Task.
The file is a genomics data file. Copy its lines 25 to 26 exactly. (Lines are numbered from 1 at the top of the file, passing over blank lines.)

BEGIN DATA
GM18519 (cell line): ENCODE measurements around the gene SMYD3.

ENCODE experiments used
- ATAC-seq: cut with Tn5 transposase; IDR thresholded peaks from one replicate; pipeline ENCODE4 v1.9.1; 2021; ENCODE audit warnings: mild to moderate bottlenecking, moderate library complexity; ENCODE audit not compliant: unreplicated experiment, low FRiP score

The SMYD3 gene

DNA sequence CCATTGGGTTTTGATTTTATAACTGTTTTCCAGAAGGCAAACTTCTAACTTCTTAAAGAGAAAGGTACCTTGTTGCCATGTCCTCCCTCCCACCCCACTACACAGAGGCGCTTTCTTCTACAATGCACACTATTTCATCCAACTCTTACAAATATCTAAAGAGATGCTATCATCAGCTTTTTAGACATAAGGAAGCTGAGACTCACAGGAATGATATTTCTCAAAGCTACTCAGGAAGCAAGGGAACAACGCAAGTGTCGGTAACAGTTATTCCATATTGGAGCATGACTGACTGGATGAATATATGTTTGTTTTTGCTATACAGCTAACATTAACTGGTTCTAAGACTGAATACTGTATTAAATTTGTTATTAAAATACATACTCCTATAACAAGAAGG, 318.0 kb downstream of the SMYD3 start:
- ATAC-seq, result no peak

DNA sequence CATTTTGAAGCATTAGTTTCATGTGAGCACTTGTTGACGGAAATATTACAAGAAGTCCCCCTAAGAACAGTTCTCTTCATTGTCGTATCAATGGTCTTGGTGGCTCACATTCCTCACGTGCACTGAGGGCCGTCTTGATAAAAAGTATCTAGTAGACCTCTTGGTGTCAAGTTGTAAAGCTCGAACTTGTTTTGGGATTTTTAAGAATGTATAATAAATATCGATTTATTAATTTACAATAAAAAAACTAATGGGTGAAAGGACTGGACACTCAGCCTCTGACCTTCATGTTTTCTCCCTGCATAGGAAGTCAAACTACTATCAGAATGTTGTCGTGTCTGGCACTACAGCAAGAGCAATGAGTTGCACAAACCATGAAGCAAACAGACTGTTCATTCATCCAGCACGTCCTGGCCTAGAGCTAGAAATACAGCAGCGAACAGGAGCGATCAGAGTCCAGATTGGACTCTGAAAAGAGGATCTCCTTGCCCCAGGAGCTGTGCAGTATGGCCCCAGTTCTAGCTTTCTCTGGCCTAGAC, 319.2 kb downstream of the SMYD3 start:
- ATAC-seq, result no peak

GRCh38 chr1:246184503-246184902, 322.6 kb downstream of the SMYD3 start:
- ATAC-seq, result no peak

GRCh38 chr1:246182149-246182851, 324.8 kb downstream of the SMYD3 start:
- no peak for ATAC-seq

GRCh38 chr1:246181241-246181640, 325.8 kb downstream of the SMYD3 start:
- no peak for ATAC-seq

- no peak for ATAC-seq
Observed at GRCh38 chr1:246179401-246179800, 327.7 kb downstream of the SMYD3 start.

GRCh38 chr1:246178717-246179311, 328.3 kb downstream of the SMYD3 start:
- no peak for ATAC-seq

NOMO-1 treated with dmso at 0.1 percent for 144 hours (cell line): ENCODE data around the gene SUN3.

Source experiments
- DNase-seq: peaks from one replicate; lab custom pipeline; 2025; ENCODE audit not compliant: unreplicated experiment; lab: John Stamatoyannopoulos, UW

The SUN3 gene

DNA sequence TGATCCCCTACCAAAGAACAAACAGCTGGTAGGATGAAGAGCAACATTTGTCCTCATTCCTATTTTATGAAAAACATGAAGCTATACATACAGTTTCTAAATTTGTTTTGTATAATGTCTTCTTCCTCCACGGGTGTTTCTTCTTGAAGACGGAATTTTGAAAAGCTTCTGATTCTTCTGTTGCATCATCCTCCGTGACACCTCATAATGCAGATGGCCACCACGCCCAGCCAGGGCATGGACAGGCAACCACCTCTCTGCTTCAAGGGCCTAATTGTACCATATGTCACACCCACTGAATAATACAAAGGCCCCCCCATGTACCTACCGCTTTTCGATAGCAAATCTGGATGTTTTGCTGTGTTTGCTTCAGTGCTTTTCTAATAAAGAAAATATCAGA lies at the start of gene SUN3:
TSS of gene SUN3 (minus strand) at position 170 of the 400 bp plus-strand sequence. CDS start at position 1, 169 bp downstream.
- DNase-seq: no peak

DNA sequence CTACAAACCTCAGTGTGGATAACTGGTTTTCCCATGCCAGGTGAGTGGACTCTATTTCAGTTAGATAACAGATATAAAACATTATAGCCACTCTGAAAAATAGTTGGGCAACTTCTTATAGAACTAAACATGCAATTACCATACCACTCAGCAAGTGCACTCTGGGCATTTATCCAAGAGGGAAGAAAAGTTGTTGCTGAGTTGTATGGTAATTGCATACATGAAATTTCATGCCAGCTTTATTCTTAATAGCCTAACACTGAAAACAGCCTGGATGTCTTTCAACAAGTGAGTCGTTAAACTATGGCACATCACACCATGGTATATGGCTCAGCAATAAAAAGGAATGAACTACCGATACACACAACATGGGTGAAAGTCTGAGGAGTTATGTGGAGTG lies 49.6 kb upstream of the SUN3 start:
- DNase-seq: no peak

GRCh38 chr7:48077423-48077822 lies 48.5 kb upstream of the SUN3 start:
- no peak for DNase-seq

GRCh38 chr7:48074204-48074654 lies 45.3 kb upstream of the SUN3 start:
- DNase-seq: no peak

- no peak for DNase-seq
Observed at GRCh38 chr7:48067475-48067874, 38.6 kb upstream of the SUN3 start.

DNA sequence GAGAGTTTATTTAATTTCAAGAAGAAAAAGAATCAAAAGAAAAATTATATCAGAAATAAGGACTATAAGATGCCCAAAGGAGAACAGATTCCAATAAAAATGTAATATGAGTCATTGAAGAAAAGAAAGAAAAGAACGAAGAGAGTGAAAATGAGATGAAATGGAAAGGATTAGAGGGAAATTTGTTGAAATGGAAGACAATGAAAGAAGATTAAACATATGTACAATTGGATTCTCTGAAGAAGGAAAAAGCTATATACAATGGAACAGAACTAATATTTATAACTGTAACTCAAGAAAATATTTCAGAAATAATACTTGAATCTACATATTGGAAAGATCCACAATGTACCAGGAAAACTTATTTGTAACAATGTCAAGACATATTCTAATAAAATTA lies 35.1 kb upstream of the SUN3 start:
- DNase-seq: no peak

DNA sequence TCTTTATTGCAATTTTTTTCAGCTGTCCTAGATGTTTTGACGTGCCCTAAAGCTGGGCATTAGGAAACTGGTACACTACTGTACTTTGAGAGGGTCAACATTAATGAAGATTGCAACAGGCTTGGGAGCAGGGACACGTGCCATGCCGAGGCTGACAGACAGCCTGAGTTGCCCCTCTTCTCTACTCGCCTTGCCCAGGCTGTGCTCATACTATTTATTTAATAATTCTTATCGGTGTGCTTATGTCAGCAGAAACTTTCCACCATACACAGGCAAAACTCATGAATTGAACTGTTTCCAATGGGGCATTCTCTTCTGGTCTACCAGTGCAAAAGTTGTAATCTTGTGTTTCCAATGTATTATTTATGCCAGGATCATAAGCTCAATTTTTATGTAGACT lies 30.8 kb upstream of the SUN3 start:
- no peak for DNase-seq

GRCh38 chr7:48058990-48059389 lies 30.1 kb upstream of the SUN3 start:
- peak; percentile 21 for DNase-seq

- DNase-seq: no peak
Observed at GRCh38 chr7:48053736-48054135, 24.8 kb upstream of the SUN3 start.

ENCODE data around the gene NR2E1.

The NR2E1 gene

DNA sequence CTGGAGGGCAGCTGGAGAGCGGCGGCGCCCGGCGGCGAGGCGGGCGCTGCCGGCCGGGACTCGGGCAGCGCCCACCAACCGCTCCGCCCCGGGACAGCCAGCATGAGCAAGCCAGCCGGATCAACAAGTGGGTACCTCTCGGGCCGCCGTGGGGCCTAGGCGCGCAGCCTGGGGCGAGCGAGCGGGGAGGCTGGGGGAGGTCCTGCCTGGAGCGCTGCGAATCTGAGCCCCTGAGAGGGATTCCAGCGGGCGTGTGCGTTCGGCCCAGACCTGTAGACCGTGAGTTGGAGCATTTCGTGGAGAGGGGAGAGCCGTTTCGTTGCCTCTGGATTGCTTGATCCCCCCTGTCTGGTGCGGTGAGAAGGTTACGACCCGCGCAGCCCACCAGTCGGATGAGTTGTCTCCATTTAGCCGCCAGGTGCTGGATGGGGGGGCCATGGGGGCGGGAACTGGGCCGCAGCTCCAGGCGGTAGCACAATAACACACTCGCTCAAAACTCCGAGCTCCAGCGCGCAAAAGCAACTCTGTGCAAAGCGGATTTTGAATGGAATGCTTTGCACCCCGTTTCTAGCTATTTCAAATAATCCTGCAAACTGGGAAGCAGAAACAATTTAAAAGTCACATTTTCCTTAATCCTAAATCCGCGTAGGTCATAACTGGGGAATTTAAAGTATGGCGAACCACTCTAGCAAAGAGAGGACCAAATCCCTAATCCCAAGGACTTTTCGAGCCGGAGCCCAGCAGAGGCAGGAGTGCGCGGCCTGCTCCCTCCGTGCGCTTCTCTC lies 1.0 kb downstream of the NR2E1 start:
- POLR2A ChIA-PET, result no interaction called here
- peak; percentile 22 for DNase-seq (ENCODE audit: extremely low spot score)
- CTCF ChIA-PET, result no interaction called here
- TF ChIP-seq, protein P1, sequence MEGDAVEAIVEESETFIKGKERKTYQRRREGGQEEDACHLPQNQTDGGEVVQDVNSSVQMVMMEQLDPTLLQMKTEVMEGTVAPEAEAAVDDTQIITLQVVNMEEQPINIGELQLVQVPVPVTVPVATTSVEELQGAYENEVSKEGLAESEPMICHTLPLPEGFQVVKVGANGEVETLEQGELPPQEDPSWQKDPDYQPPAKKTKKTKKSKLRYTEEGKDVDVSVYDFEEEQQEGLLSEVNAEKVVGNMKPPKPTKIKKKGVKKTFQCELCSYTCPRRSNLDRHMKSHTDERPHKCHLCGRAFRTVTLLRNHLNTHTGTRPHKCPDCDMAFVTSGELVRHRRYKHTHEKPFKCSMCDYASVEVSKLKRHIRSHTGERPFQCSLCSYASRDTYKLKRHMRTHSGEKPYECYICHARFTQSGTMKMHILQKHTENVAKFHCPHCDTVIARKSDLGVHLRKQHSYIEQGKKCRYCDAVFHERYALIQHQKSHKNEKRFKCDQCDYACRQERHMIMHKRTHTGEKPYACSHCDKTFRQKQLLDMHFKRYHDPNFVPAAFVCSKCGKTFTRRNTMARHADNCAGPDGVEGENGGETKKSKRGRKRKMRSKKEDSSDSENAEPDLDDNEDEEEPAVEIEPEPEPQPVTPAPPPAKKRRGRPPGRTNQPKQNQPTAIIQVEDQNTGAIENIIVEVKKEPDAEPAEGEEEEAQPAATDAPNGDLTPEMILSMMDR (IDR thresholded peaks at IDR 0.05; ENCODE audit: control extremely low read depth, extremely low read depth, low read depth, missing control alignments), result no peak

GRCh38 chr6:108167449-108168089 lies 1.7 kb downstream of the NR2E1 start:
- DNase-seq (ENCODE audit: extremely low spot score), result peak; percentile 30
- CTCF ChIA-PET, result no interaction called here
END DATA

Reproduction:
- DNase-seq: no peak

DNA sequence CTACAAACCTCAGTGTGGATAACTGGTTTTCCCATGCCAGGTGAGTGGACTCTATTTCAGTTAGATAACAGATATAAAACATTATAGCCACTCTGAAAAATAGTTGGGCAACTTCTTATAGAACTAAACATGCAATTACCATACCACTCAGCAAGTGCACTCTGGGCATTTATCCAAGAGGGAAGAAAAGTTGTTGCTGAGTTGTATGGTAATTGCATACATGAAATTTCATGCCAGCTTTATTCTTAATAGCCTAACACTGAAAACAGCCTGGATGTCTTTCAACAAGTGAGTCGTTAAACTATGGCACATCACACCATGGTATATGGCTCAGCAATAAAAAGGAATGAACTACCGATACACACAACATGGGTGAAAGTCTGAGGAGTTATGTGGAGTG lies 49.6 kb upstream of the SUN3 start: